The Primaries and Caucuses

It used to be that a political party’s nominee for president was selected by influential party members at the party’s national convention—generally after a lot of wheeling and dealing in smoke-filled rooms. Realizing that this was not a very democratic way to choose a major-party presidential candidate, the Democratic and Republican parties have over the last half century opened up the process to voters. The result is today’s often confusing schedule of primaries and caucuses which makes voters—and not party leaders—the VIPs in choosing the parties’ presidential nominees.

The series of Presidential primary elections and caucuses is a very important step in the long, complex process of electing the President of the United States of America. The primary elections are run by state and local governments in the states that do not have caucuses.

The goal of the primaries and caucuses are to choose delegates that have committed themselves to a particular candidate that they will represent at the party’s national convention. Although voters may see the candidate’s name at the primary poll, they are actually voting for delegates that will represent the candidate. Sometimes the delegates name and party is listed and shows the candidate they will represent.

A caucus is a meeting of members of a political party on the precinct level, the smallest election district. Thousands of caucuses occur at the same time and date throughout a state.

In most states, only voters registered with a party may vote in that party’s primary, known as a closed primary. In some states, a semi-closed primary is practiced, in which voters unaffiliated with a party (independents) may choose a party primary in which to vote. In an open primary, any voter may vote in any party’s primary. Also, there are presidential preference contests, which are merely “beauty contests” or straw polls that do not result in the selection of any delegates, which are instead chosen at caucuses.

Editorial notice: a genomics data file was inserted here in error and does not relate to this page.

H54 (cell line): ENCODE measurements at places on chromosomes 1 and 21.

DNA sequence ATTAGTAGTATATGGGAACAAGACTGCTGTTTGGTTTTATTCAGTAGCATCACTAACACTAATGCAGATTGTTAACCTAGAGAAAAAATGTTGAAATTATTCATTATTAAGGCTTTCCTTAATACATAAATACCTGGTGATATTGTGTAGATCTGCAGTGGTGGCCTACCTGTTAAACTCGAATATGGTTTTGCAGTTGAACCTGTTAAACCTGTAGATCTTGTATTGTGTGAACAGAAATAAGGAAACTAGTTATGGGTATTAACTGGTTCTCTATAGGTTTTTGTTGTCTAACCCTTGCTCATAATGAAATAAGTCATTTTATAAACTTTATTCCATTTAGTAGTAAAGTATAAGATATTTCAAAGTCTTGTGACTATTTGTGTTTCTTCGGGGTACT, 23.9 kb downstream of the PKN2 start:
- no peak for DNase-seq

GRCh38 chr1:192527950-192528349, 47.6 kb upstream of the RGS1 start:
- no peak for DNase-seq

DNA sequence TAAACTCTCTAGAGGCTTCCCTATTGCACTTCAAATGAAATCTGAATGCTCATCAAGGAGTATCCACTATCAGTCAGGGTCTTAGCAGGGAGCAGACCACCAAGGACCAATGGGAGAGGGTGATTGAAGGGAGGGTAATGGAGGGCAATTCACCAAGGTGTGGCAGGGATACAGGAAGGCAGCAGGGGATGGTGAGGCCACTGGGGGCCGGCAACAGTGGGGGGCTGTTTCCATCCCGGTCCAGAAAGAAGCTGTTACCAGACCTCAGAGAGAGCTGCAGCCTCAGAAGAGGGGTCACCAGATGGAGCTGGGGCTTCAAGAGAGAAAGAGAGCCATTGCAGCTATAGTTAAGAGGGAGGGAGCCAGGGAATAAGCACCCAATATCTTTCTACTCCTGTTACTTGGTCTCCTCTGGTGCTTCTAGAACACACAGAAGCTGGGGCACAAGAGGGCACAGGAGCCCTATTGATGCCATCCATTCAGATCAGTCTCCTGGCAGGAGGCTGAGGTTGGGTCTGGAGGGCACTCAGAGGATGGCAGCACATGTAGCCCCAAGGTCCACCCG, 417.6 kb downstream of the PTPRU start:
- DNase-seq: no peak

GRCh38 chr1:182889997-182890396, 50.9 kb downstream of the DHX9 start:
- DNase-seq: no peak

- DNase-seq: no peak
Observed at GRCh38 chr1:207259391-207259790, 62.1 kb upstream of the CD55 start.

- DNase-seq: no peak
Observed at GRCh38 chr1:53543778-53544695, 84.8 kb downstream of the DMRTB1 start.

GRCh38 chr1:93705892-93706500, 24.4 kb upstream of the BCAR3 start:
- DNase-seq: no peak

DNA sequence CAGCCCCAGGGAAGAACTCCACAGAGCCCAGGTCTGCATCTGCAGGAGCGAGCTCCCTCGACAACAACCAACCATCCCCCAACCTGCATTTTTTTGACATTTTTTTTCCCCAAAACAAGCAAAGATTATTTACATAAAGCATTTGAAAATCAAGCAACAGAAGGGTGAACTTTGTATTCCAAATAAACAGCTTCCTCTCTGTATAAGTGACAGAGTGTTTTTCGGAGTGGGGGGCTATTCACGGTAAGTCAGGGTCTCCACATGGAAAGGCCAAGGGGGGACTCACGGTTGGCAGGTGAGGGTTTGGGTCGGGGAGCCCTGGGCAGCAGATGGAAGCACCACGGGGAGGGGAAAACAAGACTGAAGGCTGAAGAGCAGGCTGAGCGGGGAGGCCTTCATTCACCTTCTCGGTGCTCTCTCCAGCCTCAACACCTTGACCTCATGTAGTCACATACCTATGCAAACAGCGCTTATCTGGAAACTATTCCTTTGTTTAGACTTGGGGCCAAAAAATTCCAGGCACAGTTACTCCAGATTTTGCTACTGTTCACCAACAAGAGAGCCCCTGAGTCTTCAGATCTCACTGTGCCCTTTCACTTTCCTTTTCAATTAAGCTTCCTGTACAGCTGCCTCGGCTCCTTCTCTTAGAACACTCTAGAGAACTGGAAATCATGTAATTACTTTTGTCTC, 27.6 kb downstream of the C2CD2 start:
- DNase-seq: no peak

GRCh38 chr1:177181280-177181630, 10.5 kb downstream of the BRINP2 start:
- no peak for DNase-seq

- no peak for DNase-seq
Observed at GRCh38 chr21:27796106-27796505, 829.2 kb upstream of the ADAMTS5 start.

Nearly all states have a binding primary, in which the results of the election legally bind some or all of the delegates to vote for a particular candidate at the national convention, for a certain number of ballots or until the candidate releases the delegates. A handful of states practice a non-binding primary, which may select candidates to a state convention, which then selects delegates.

Often less than 25 percent of eligible voters participate in the primaries and less than 10 percent for caucuses. These voters tend to be more partisan than general election voters. That means that Republican primary voters tend to be more conservative; Democrat voters more liberal.

Thus, to win over these voters during the primary campaign candidates often speak about issues that are more partisan and ideological.

To learn more about your state’s primary or caucus, visit their election site or your local/county election office.

The Early States: Iowa and New Hampshire

The Iowa caucus is the first major electoral event of the nominating process for President of the United States. The New Hampshire primary is the first primary election held in the United States.

These states have traditionally served as an early indication of which candidates might win their party’s nomination. Winning these two states has become so important that potential candidates start campaigning years in advance. Winners receive front-runner status and additional media exposure that may help them in the primaries that follow.

Super Tuesday, March 1, A Mega Primary for 2016

Super Tuesday is the day when the most states simultaneously hold their primary elections, and the single day when the most nominating delegates can be won. This is an incredibly influential primary day.

This year more states have moved their primaries forward and thus compressed the primary election season. States vie for earlier primaries in order to claim greater influence in the nomination process. The early primaries can act as a signal to the nation, showing which candidates are popular, giving those who perform well a major advantage. If a candidate seems likely to win after Super Tuesday, or at some later point, the party faithful will start to unify around the candidate as they prepare for the party convention.